California Transparency in Supply Chains Act
We are providing the following information required by the California Transparency in Supply Chains Act 2010 (SB657).
Talbots is committed to the prevention of forced labor and human trafficking in our global supply chain, and we strive to ensure suppliers making Talbots products provide acceptable working conditions. Talbots Supplier Code of Conduct outlines our expectations for all of our suppliers, including contractors, vendors, and agents. Our Code prohibits any type of forced or involuntary labor, whether prison, indentured, bonded, or other compulsory labor, and requires suppliers to ensure there is no forced labor or human trafficking in their supply chains.
We take the following measures to help ensure that the manufacturing of Talbots products is free from forced labor and human trafficking.
Verification: Talbots social responsibility team must approve all new suppliers before they may manufacture for Talbots. Before a factory may produce garments under the Talbots label, we require that the factory undergo and pass a social responsibility audit. Once approved, contract factories are subject to ongoing factory monitoring. In connection with its initial and ongoing assessments of factories, the Talbots social responsibility team regularly reviews the U.S. Department of State?s annual Country Reports on Human Rights Practices and Trafficking in Persons Report; the U.S. Department of Labor's List of Goods Produced by Child Labor or Forced Labor; and research and reporting by international organizations and other sources to assess supply chain risks related to forced labor and human trafficking.
Auditing: Talbots factory monitoring program evaluates factory compliance with Talbots Supplier Code of Conduct and applicable laws and regulations. Approved apparel factories are audited at least annually by Talbots agents and independent third parties, who conduct announced and unannounced audits to assess compliance with Talbots standards. The audit schedule is determined in part by our assessment of the risk of human trafficking or forced labor. Talbots audit procedure collects information about migrant and foreign contract workers, and includes a standalone section on foreign contract workers that digs deeper into the specific risks faced by this population. Facility tours, document review, and worker interviews are a required element of all Talbots audits.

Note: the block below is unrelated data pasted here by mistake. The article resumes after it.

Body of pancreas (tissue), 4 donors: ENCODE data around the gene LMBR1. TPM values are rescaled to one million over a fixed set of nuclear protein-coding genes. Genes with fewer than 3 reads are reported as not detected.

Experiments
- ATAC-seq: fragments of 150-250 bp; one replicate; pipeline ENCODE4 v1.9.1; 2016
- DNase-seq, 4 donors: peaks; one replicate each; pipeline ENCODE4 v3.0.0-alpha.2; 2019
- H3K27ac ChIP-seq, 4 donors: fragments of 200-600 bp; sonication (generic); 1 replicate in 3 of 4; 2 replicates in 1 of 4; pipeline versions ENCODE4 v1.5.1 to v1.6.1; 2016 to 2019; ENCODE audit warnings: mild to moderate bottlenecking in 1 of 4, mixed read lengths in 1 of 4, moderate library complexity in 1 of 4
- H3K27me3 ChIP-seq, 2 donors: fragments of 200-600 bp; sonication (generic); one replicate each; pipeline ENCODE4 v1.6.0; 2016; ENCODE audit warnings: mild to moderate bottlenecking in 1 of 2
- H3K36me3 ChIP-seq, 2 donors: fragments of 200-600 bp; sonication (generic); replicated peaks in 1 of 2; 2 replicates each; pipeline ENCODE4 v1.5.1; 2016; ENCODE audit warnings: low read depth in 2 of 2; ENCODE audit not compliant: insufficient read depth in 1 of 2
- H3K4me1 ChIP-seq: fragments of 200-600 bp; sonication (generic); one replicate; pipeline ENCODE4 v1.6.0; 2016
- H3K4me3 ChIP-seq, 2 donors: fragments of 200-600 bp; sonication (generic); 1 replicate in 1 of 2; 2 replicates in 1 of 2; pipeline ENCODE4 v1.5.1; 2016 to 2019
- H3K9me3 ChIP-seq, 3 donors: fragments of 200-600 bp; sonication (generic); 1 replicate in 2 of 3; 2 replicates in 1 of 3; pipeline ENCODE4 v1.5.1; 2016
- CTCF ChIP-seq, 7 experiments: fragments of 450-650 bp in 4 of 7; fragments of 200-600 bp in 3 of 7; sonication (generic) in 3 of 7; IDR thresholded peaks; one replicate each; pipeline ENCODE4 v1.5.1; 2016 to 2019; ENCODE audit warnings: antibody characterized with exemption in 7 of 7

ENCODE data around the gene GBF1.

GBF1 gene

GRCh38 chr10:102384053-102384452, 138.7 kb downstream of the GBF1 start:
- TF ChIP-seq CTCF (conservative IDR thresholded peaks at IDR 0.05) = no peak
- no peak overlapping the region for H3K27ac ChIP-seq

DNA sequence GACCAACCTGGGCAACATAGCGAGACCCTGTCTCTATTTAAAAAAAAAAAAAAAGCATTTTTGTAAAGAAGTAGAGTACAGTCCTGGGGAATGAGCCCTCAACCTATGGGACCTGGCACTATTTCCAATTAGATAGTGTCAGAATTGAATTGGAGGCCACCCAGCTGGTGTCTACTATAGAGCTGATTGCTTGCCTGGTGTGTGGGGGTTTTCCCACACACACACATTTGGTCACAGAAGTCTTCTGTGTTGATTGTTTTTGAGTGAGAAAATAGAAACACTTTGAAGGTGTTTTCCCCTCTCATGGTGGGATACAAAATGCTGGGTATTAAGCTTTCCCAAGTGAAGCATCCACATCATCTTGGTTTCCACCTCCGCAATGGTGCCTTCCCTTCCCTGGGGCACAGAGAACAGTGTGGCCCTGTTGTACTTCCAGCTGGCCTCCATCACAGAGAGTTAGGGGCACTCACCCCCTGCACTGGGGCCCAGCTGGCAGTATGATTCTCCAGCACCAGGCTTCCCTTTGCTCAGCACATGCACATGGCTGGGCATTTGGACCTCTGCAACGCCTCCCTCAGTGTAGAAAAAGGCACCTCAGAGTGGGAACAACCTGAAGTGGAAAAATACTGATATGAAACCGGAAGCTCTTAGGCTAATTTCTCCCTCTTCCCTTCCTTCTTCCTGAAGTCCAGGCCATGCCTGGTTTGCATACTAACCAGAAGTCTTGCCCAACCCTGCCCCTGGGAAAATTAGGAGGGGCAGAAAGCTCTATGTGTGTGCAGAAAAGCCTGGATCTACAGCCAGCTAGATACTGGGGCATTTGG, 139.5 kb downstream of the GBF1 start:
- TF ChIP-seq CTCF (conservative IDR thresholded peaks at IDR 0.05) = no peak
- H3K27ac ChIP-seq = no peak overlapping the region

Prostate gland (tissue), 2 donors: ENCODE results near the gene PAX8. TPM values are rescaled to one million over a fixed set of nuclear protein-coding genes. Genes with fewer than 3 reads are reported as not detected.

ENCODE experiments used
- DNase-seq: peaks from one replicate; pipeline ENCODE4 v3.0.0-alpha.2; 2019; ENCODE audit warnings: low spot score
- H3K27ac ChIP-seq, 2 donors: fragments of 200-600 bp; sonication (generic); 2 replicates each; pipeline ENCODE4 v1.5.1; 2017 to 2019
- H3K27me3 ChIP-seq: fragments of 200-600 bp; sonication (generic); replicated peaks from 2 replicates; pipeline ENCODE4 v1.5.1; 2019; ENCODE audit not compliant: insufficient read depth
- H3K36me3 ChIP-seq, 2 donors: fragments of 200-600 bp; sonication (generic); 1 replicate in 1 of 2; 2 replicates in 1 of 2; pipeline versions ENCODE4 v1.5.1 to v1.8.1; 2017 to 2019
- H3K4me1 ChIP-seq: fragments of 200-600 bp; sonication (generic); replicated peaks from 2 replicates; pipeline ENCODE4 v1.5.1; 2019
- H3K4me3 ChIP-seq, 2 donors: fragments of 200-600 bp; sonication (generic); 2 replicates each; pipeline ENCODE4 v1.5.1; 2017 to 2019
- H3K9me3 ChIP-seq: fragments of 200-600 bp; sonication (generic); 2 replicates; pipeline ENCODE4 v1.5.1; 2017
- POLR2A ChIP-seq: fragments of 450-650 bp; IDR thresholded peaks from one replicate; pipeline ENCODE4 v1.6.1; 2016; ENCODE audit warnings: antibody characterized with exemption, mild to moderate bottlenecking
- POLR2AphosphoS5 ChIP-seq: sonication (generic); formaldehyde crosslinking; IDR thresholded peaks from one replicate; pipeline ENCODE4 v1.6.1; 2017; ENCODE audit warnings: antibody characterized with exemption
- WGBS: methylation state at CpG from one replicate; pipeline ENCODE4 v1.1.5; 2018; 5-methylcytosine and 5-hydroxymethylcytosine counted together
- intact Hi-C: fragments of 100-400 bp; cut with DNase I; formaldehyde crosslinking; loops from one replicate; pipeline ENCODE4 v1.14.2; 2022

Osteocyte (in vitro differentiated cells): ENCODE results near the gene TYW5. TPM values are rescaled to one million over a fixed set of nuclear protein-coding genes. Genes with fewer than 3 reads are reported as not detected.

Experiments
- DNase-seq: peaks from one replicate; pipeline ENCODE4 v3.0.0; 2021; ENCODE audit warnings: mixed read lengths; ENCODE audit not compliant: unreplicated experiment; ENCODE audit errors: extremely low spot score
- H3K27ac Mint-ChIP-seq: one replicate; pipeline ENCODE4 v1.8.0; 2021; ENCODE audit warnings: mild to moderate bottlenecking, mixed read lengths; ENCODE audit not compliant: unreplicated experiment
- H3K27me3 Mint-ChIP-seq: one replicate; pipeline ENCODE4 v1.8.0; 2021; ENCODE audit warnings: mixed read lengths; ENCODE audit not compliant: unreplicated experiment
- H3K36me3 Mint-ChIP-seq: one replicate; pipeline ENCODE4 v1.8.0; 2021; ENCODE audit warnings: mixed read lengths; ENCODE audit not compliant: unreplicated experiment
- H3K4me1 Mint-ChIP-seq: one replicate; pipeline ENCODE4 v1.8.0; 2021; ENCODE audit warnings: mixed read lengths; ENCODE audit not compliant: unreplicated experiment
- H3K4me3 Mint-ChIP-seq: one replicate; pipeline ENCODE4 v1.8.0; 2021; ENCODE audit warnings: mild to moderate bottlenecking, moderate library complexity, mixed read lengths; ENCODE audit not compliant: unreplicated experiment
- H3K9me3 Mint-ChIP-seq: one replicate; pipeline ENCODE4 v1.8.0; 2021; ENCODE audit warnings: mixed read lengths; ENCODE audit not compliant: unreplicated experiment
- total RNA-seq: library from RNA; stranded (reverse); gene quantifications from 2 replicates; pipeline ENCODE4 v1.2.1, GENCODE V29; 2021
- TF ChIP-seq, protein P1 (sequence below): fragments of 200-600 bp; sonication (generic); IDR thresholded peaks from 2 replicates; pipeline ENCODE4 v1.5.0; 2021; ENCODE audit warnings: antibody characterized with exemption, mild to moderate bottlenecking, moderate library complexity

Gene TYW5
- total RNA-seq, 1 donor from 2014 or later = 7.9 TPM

Talbots audits look for root causes of violations and help outline appropriate steps to achieve compliance. Corrective action plans are issued for non-compliances, and suppliers are expected to remedy violations in a timely fashion. Talbots sourcing is regularly advised of factories' compliance performance, and Talbots reserves the right to discontinue business with suppliers who fail to make credible efforts to improve.
Certification: Talbots Supplier Code of Conduct and Supplemental Guidelines provide clear guidance to Talbots expectations with regard to working conditions, including the prohibition of all forms of forced labor and human trafficking. We require all direct suppliers to certify their compliance with Talbots Supplier Code of Conduct at the beginning of the business relationship and regularly thereafter. In addition, Talbots requires suppliers to maintain adequate records to demonstrate compliance, such as proof of age for all workers, timesheets, and payroll records, which are reviewed for compliance as part of Talbots audits.
Internal Accountability: All Talbots employees and contractors are expected to conduct themselves according to the guidelines described in the Talbots Code of Business Conduct and Ethics. This includes wage and hour laws which address actions that would be complicit with forced labor. Talbots agreements with buying agents also require compliance with Talbots Code of Conduct and compliance standards.
Training: Talbots recognizes the importance of providing company management who have direct responsibility for supply chain management training on human trafficking and slavery, particularly with respect to mitigating risks within the supply chains of products. In 2015, all senior executives in supply chain management were required to pass the University of Delaware's online course, Risks of Human Trafficking and Slavery for Supply Chain Professionals. The course uses lessons learned from actual business cases to provide realistic examples of supply chain risks.